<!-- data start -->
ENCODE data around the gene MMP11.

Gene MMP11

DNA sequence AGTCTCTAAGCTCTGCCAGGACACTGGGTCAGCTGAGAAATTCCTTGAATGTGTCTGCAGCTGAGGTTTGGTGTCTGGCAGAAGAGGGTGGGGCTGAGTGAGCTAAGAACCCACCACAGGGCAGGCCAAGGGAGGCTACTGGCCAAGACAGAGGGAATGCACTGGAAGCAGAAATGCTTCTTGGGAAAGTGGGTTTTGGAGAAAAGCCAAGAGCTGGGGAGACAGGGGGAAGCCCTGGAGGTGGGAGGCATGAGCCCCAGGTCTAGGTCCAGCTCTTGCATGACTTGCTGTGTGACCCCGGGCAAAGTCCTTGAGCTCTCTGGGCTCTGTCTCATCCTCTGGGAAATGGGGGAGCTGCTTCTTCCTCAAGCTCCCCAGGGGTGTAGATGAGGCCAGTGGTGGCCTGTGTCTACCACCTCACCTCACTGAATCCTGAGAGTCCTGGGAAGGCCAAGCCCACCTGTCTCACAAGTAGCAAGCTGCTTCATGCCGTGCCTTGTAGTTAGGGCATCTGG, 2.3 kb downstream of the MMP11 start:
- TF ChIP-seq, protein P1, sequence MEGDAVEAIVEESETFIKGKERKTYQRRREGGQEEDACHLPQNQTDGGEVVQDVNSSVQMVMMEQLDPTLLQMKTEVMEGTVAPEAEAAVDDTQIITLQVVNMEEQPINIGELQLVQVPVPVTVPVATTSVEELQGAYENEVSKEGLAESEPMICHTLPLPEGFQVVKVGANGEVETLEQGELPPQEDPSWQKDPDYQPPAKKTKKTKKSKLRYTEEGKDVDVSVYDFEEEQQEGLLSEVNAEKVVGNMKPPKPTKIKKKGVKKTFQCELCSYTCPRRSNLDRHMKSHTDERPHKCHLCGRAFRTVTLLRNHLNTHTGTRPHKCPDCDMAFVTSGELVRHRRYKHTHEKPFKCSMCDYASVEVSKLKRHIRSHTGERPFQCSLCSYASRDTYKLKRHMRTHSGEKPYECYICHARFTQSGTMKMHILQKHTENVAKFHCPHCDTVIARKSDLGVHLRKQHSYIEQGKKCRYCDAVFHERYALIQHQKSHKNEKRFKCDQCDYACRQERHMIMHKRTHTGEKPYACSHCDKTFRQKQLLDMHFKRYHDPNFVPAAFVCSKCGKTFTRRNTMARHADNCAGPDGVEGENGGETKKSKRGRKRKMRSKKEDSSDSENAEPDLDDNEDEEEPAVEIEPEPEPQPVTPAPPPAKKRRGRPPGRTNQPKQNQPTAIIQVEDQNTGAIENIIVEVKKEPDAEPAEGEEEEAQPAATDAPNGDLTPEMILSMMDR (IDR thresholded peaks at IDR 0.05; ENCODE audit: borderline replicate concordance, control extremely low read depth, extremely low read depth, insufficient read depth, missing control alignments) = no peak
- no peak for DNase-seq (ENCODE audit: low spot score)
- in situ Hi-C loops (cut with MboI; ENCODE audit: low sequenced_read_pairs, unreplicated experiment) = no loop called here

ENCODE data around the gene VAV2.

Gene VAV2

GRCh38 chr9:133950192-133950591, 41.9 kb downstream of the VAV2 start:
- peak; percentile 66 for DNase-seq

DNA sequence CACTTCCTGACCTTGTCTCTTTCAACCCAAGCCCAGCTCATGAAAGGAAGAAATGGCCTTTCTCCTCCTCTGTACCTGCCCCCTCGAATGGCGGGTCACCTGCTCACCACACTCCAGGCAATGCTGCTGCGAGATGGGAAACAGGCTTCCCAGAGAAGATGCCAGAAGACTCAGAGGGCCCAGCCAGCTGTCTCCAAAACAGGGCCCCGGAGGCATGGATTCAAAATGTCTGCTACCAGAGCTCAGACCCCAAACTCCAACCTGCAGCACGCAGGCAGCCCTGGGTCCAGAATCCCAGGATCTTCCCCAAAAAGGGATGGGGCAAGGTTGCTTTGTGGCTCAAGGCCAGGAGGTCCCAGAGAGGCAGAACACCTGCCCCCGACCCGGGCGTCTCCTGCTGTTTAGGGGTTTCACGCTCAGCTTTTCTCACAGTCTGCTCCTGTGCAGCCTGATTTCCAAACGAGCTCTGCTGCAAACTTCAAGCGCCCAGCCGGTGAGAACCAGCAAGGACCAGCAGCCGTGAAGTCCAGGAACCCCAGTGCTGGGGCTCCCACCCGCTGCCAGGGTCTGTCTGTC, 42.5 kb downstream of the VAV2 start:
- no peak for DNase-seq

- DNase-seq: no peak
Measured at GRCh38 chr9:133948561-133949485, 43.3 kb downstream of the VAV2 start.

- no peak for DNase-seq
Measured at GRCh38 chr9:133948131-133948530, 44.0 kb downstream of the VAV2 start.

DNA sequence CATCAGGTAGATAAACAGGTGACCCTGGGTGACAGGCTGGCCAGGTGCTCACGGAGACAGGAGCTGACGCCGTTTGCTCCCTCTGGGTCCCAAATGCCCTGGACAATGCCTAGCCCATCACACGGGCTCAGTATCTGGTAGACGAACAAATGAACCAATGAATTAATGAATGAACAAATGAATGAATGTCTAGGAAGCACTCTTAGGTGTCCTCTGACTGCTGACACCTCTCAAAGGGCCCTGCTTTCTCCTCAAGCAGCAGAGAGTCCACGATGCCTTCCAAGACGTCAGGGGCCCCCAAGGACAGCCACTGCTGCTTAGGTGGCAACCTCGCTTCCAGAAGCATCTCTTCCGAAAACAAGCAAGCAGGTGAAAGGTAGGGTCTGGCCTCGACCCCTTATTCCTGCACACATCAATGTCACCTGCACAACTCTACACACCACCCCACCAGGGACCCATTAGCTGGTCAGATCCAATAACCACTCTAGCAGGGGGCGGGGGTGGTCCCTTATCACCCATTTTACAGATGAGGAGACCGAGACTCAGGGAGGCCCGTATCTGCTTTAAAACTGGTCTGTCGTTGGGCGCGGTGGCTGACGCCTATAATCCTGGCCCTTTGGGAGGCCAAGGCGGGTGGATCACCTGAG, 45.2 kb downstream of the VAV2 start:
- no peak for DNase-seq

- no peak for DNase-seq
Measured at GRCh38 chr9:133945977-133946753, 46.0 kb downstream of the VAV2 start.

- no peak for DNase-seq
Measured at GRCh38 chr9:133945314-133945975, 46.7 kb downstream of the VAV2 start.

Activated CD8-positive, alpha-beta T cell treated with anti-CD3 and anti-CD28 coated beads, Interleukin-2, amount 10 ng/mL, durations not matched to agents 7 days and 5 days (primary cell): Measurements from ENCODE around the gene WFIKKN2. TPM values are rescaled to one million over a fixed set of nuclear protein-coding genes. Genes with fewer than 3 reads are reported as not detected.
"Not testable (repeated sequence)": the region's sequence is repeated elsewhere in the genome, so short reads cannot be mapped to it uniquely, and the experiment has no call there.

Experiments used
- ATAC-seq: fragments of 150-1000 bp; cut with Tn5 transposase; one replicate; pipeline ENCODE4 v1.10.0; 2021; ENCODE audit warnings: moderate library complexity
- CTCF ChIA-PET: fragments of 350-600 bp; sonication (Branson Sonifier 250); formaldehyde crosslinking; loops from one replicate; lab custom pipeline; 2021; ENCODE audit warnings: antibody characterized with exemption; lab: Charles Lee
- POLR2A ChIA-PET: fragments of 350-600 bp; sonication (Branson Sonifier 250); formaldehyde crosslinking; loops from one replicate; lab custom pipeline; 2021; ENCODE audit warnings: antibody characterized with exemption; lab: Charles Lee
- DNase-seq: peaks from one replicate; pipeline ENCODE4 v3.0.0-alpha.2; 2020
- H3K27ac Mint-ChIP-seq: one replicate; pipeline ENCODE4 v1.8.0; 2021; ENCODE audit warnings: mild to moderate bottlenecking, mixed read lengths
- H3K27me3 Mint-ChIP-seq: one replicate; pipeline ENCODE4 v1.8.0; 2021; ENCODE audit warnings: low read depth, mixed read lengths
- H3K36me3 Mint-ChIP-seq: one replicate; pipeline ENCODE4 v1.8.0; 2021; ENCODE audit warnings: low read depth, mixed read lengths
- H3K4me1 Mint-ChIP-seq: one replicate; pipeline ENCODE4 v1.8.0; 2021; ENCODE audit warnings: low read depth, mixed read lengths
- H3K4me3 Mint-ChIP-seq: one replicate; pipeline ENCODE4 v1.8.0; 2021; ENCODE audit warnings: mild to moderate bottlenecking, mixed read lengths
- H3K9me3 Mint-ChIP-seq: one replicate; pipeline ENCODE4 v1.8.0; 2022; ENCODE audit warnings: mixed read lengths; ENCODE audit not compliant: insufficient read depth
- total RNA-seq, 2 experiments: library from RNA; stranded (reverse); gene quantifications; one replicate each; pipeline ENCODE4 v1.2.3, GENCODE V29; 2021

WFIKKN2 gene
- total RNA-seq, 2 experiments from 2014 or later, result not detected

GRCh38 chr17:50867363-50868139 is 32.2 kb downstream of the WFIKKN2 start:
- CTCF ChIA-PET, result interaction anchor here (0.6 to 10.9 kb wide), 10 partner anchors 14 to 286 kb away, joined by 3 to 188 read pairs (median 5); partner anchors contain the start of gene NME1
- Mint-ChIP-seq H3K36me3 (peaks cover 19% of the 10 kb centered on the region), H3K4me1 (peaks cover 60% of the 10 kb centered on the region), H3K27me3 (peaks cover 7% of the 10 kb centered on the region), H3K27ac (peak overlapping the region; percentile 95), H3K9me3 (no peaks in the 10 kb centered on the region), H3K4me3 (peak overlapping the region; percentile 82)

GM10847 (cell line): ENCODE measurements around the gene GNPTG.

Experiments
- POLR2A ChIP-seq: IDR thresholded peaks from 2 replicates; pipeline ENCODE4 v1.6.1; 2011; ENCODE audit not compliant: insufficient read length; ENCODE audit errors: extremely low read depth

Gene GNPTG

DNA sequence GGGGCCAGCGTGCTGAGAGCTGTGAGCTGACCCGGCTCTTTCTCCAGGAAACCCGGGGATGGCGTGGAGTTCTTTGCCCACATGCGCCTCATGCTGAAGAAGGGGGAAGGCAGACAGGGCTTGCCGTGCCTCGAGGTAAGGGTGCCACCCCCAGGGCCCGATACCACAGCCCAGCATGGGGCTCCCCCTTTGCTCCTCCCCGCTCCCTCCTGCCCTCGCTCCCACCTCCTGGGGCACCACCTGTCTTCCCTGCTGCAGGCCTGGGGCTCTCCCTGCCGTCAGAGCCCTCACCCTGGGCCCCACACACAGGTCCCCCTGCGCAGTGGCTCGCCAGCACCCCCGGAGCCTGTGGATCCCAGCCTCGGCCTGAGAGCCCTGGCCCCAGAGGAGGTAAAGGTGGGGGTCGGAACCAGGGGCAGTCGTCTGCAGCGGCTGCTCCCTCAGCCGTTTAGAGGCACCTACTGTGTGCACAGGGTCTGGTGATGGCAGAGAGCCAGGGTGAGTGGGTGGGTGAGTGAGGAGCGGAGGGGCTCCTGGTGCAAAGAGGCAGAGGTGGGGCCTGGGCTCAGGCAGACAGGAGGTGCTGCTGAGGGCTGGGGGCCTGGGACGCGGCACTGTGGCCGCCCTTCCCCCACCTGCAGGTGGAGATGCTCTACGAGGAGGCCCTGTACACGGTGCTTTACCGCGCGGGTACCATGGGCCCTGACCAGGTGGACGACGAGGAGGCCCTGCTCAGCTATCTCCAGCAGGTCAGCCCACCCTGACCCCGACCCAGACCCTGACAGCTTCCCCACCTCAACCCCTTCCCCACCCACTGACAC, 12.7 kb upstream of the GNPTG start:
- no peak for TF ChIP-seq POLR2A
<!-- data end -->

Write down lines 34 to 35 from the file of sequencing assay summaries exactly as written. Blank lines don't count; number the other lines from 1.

- H3K4me3 Mint-ChIP-seq: one replicate; pipeline ENCODE4 v1.8.0; 2021; ENCODE audit warnings: mild to moderate bottlenecking, mixed read lengths
- H3K9me3 Mint-ChIP-seq: one replicate; pipeline ENCODE4 v1.8.0; 2022; ENCODE audit warnings: mixed read lengths; ENCODE audit not compliant: insufficient read depth